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Chapter 7: Questions for the Future—A sampling of issues that could affect Portland’s future

This section provides a sampling of emerging issues that could shape the future for Portland and Portlanders.
 
Public Health and Obesity
 
According to the American Obesity Association, over 60% of Americans are overweight and almost a third are obese. Contributing factors include poor diet and sedentary lifestyles. This trend, along with increasing health care costs, has ramifications for businesses, employees and government agencies.
 
The City of Portland Risk Management considers overweight and obesity a top health issue for City employees, affecting health care costs and productivity. The Parks and Recreation Bureau reports that Portlanders increasingly use facilities for health-related reasons.
 
 
Men
Prevalence (%)
Women
Prevalence (%)
 
1988 to 1994
1999 to 2000
1988 to 1994
1999 to 2000
Overweight (BMI>25)
61
67
51.2
62
Obesity (BMI>30)
20.6
27.7
26
34
Severe Obesity (BMI>40)
1.7
3.1
4
6.3
Source: CDC, National Center for Health Statistics, National Health and Nutrition Examination Survey. Health, United States (Table 70) 2002.
 
Energy
 
Notable geologists estimate that the world has or is near the peak in world oil production and that natural gas production will also decline in the next few decades. At the same time, global political situations are calling the public’s attention to the critical role of affordable energy sources in the world’s economy. Yet, while costs energy rise, overall energy demand is also increasing.
 
Recently City Council passed a resolution to create a task force to examine the potential implications of peak oil for Portland. At the community level, groups are organizing to discuss and prepare for potential economic and societal shifts as a result of changes in energy supplies.
 
 
 
Climate Change
 
There is now consensus among scientists that the earth is warming due to human activities and that this will affect weather patterns, snow pack and water supplies. Some futurists speculate that as clean water supplies become more scarce and cooling gets more expensive, population may shift from drier climates like the southwestern states to places like the Pacific northwest.
 
 
Natural Hazards
 
Portland Office of Emergency Management (POEM) is responsible for planning for natural hazard mitigation and response. The Planning Bureau participates in that planning and adapts tools like environmental overlay zones to reduce damage from landslides and floods, the most common natural hazards locally.
 
 
Another concern is earthquake hazard. Though it has been many years since the area has experienced a large earthquake, the region is seismically active and POEM projects that there is a high likelihood that an earthquake will cause injuries and property damage in Portland.
 
Communication Technology
 
Communication and technological advances continue at a rapid pace, with implications for education, community building, governance and public involvement, the economy and social equity. While governments adopt new technologies, most lack comprehensive strategies for influencing the development and sharing of communication infrastructures or harnessing the potential of technical innovations.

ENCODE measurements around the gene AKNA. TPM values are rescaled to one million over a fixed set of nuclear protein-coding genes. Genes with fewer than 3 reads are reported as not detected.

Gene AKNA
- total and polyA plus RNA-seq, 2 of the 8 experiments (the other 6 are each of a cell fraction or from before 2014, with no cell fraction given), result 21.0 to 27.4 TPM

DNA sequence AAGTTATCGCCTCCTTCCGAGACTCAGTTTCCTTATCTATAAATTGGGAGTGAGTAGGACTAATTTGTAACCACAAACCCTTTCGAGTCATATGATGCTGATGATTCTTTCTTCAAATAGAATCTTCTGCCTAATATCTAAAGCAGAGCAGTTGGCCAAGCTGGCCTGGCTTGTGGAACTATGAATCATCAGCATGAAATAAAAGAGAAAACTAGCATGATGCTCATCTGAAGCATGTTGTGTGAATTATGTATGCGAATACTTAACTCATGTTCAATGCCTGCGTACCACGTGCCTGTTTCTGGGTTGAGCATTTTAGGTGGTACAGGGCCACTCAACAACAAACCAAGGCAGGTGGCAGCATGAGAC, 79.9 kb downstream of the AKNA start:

Locally, the City of Portland uses e-governance approaches to involve community members in neighborhood and City decision making through the internet and email. The State of Oregon State has formed the Oregon Telecommunications Coordinating Council to help extend the benefits of telecommunications technology to all Oregonians regardless of income, through the participation of local residents, institutions and communities.
 
Population Growth
 
The Region 2040 Growth Concept was developed in 1995 based on a projected population increase of about 1.1 million people for the four-county region. However, in 2002, Metro estimated that an additional 37,400 housing units and additional 5,700 acres for industry need to be accommodated within the Urban Growth Boundary by the year 2022. Metro’s New Look is currently reevaluating population projections, so these figures could be increased further.
 
LINKS
QUESTIONS
  • Which of these issues are most important for Portland to address through planning policies and tools?
  • In what ways can planning practice most effectively minimize the negative impacts of these changing conditions?
  • What are the implications of these shifts for how planning work is done?
  • How should the Comp Plan provide guidance regarding these issues?
SOURCES
  • American Obesity Association
  • Portland Risk Management
  • Portland Parks Bureau
  • Illahee Society Lecturers – James Howard Kuntsler, William Deffeyes, Richard Heinberg
  • Sightline Institute
  • Union of Concerned Scientists
  • Portland Office of Emergency Management
  • Office of Management and Finance
  • Oregon Telecommunications Coordinating Council
  • Metro